NYC Japanese Restaurants Shine with 2018 Michelin Stars

New Yorkers love rankings and list by which to determine where to spend their hard-earned money on food and drink, so every year at the end of October they eagerly await the Michelin Guide. After evaluating the data collected from its anonymous inspectors, the Michelin Guide rewards restaurants with coveted stars.

Michelin Guide, Michelin stars, NYC, Japan, Japanse restaurants, sushi, omakase, kaiseki, yakitori, ramen, tempura, shojin ryori, Bib Gourmands, sobaWith 16 Japanese restaurants out of 72 on the list, Eater says, “Approximately 20 percent of the New York guide’s starred selections are now Japanese.” The New York Times quoted Michael Ellis, the international director of the Michelin guides, as saying that the most starred Japanese restaurants outside of Japan are in New York. (Note: Although The New York Times and Condé Nast Traveler reported that there are 71 starred New York restaurants and 15 are Japanese, there are in fact 72 starred restaurants, 16 of them Japanese.)

Not much has changed from last year’s list, but there are a few moves for 2018. Sushi Ginza Onodera was upgraded from one star, making it Michelin’s only Japanese-designated restaurant with two stars. (You may notice that Momofuku Ko appeared on previous articles about New York’s Michelin-starred Japanese restaurants. While Momofuku Ko still has two stars, it is not classified by Michelin as being a Japanese restaurant, so JapanCulture•NYC removed it from our list.) Three new restaurants earned one star: Bar Uchū, Satsuki, and Sushi Amane. Gone from the list are Soto, which closed last December, Cagen, and Sushi of Gari.

Michelin Guide, Michelin stars, NYC, Japan, Japanse restaurants, sushi, omakase, kaiseki, yakitori, ramen, tempura, shojin ryori, Bib Gourmands, soba

Agree or disagree, love it or hate it, here is the list of Japanese restaurants to receive stars in the 2018 Michelin Guide.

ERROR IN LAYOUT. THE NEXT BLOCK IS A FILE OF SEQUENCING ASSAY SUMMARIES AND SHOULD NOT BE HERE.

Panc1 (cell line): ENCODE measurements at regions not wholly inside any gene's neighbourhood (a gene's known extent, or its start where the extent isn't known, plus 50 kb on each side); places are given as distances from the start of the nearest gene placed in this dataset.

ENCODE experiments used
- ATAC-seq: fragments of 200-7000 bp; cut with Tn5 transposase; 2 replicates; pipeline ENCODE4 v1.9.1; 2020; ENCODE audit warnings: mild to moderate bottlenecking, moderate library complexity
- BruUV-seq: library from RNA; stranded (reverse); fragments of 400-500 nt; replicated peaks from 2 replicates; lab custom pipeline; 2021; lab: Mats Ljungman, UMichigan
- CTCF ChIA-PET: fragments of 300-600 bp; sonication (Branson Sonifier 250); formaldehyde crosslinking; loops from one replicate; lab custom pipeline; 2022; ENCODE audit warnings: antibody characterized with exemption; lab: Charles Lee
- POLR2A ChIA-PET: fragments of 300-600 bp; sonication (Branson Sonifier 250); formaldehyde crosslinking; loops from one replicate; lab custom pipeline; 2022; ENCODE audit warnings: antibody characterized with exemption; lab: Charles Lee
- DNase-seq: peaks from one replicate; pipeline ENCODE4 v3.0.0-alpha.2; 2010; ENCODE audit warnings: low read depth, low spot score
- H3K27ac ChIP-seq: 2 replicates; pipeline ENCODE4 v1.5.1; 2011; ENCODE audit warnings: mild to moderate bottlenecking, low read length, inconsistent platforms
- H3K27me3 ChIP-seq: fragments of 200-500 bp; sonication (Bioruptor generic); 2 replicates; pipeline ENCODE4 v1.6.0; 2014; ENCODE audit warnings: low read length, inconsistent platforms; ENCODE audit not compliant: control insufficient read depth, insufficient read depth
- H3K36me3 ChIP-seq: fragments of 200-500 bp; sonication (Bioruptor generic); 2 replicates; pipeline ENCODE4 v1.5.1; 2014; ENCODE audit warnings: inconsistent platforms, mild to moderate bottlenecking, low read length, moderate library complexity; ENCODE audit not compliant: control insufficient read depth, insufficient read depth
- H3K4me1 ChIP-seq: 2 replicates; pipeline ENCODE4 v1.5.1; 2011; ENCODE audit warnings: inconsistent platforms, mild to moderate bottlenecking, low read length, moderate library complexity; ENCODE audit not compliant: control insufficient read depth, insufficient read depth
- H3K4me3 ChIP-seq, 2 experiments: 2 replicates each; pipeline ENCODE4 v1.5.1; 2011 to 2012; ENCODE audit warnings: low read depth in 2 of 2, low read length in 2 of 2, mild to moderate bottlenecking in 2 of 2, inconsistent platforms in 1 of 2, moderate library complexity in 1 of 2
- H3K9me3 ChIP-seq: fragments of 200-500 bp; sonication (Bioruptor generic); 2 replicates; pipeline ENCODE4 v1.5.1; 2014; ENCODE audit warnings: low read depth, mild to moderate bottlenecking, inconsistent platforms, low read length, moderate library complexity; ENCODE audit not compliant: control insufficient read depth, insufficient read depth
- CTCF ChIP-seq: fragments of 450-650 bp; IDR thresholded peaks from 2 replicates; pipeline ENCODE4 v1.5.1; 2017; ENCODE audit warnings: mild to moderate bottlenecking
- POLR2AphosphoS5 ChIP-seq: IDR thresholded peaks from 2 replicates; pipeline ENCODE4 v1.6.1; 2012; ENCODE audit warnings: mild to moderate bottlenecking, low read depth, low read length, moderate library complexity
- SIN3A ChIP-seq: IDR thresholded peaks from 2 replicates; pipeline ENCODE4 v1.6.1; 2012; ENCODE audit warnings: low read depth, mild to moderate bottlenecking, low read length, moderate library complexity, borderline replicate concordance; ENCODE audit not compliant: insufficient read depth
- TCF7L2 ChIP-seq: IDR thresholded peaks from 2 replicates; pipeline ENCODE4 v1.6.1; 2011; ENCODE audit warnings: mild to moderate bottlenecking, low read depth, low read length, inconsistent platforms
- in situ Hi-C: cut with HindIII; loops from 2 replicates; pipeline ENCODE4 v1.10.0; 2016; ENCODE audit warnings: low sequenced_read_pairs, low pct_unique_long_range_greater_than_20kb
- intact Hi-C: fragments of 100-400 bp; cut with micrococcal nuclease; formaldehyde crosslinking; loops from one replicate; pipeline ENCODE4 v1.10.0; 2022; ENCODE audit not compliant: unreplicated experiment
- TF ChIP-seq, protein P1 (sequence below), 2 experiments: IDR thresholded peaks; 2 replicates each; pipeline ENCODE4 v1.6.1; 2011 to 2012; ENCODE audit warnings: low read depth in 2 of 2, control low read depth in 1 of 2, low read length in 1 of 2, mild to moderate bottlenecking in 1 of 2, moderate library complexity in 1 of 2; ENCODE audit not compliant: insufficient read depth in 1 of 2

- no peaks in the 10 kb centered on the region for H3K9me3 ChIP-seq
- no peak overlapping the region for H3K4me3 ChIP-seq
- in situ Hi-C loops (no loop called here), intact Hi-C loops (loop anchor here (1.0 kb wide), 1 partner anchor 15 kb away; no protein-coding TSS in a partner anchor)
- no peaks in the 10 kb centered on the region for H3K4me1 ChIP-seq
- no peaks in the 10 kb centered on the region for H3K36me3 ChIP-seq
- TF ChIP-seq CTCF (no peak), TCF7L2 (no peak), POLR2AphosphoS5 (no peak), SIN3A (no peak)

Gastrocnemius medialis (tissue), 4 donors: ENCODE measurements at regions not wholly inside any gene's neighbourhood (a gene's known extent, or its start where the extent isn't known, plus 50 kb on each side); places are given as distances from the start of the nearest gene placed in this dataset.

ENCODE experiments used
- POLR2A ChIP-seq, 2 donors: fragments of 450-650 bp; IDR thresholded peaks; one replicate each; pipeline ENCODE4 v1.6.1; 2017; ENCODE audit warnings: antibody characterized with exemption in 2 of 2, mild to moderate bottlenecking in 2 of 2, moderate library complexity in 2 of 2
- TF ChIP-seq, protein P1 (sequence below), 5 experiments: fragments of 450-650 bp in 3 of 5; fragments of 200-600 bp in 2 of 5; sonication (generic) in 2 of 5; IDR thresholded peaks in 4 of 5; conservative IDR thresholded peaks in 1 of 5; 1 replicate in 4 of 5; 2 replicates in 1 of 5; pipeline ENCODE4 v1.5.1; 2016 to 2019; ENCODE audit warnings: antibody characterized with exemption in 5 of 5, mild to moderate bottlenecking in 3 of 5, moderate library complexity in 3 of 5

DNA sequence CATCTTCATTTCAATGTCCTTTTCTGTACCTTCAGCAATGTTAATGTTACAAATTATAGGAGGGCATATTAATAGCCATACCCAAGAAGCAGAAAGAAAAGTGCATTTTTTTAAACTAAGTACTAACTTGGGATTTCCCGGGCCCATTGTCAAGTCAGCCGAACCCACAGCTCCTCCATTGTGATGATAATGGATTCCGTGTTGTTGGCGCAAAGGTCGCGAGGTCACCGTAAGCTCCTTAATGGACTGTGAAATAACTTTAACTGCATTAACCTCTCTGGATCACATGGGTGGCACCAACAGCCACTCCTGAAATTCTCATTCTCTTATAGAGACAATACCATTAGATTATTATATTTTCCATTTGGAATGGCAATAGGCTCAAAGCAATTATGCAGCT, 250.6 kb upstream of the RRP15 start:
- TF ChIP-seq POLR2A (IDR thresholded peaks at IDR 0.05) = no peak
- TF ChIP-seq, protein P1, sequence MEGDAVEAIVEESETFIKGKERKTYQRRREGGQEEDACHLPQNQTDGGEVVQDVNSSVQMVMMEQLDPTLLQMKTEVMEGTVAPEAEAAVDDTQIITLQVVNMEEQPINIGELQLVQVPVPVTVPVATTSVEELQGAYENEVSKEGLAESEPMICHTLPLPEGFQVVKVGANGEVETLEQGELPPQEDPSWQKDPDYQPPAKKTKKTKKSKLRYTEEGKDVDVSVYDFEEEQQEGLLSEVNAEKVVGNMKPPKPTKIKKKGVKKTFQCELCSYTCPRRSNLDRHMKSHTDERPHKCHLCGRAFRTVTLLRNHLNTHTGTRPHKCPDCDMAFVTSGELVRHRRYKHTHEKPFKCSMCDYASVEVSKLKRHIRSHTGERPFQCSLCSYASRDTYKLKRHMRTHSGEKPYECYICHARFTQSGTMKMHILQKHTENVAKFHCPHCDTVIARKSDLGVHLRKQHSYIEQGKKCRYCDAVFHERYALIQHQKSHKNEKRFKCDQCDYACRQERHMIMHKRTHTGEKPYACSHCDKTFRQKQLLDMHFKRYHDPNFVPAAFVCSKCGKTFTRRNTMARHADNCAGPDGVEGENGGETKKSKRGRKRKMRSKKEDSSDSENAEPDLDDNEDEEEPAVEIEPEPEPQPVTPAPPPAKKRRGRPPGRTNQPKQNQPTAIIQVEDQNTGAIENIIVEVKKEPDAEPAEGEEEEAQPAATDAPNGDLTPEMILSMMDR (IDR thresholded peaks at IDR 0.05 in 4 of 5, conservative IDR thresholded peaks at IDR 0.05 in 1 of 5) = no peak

Three Stars (“exceptional cuisine, worth a special journey”)
Masa
10 Columbus Circle, Time Warner Center
Type of Cuisine: Sushi
Despite allegations by the FDA that it violated seafood safety regulations, Masa, one of the most expensive sushi restaurants in the country, retained its three-star status.

 

Two Stars (“excellent cuisine, worth a detour”)
Sushi Ginza Onodera
461 5th Avenue
Type of cuisine: Sushi
As mentioned earlier, this popular omakase restaurant is upgraded from one star to two. Eater NY calls a meal at Sushi Ginza Onodera, which opened last year, “a $400 sushi experience that’s worth it.”

 

One Star (“A very good restaurant in its category”)
Bar Uchū (NEW)
217 Eldridge Street
Type of cuisine: Sushi
After opening his own omakase restaurant and then suing his partner, renowned sushi chef Eiji Uchimura found his way to Bar Uchū, an intimate space run by Chef’s Table at Brooklyn Fare alum Samuel Clonts. The Lower East Side restaurant opened in June and has already made an impression.

Hirohisa
73 Thompson Street
Type of cuisine: Seasonal Japanese
New York Magazine says, “Hirohisa Hayashi specializes in the kind of quirky, traditionalist dishes beloved by Japanese omakase purists.”

Jewel Bako
239 E. 5th Street
Type of cuisine: Sushi
Michelin Guide inspectors describe this guide veteran: “The quality and seriousness of the kitchen remains excellent with each passing year, turning out exquisite dishes like seasonal lobster sashimi laced with ponzu – its head and innards later presented in a savory miso soup. The sashimi that follows is equally astounding, from the slicing technique to the fish quality, much of it seasonal and flown in directly from Japan.”

Kajitsu
125 E. 39th Street
Type of cuisine: Shojin Ryori (Buddhist vegetarian)
“Kajitsu is such a special place that it deserves to be part of the conversation when it comes to essential New York restaurants,” The Infatuation says in its review of this classic kaiseki restaurant.

Kanoyama
175 2nd Avenue
Type of cuisine: Sushi
Although this is Kanoyama’s second consecutive year with a Michelin star, it’s still somewhat off the radar.

Kyo Ya